The video, however, appears to represent not Maureen, but Ringo, over and again, as the departing figure; in this take drifting away from Maureen as she sits on the shore, when the moment before, through a trick of perspective, she seems to be with him in the boat…(and no she’s not taking a snap of him with her mobile phone – none existed then – she’s handing him a drink bottle)…
Every time I see your face
It reminds me of the places we used to go
But all I’ve got is a photograph
And I realize you’re not coming back anymore
I thought I’d make it
The day you went away
But I can’t make it
Till you come home again to stay
I can’t get used to living here
While my heart is broke, my tears I cry for you
I want you here to have and hold
As the years go by, and we grow old and grey
Now you’re expecting me to live without you
But that’s not something that I’m looking forward to
I can’t get used to living here
While my heart is broke, my tears I cry for you
I want you here to have and hold
As the years go by, and we grow old and grey
Every time I see your face
It reminds me of the places we used to go
But all I’ve got is a photograph
And I realize you’re not coming back anymore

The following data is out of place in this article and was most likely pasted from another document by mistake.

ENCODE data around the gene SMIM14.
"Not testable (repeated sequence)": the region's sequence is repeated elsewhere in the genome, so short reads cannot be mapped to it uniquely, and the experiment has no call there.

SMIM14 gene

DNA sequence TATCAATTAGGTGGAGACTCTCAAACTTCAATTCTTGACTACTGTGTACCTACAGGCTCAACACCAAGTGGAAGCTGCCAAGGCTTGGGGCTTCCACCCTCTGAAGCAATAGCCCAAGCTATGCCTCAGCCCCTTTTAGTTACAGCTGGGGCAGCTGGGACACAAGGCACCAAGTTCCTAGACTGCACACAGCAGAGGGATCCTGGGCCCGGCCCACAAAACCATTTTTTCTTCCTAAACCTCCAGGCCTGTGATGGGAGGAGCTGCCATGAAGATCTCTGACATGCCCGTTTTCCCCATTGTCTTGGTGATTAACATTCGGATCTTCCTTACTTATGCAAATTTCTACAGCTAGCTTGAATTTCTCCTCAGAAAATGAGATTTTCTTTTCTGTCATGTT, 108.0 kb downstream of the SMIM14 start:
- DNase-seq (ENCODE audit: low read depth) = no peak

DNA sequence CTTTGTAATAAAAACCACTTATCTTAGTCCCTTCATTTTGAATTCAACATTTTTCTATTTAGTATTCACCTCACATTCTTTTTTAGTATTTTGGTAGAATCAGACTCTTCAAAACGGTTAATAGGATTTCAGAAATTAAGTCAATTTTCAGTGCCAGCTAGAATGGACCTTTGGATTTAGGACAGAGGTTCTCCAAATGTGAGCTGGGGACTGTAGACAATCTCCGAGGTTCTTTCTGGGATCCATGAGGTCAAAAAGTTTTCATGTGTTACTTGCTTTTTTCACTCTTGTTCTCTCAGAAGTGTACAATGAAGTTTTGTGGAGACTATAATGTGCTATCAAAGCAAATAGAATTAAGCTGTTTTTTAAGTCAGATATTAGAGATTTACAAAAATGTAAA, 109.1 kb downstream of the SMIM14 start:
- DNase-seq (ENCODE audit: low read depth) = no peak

Though there are any number of songs old and new that refer to photographs, Ringo Starr’s stands out as one of the most popular. An international hit, it topped singles charts in the United States, Canada and Australia, and received gold disc certification for US sales of 1 million. Its popularity in the States (and perhaps in Australia) may be plausibly attributed to its epochal relevance, as Alan Clayson does in his 2003 biography of Starr Photograph in noting it was a popular request on radio playlists “for a nation still awaiting the return of many of its sons from Vietnam, following the January cease-fire”.
Songs and photographs share the remarkable property, like familiar odours, of being able to transport us back to the past, as Pickering & Keightley remind us in their recent book Photography, music, and memory: pieces of the past in everyday life. (Palgrave Macmillan 2015). But photographs are distinctive in providing tangible evidence of the past, a property elevated to the status of proof  in Duane Michals’ This photograph is my proof. 
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Here, we are confronted by a narrative work that bears two dates; 1967 and 1974. The first date supposedly refers to the date the photograph was taken, and the second to when Michals transformed the apparently ordinary snapshot into a photograph within a photograph, an artwork. Through the strategy of adding a border and the faux-naive handwritten text he encloses bliss within regret.
Michals is gay, and though given the date of the photograph he ‘quotes’ here, it is only a remote possibility that he is the man in the picture (hard to tell when in every other image he is bald). More likely, and as part of his modus operandi, he has assumed another person’s photograph for his autobiographical purposes. Seeing Michals’s photograph, we fall between interpreting his artistic intention on the one hand, and his existence and state of mind as a photographic subject on the other.
Was Michals’ work inspired by Starr’s song?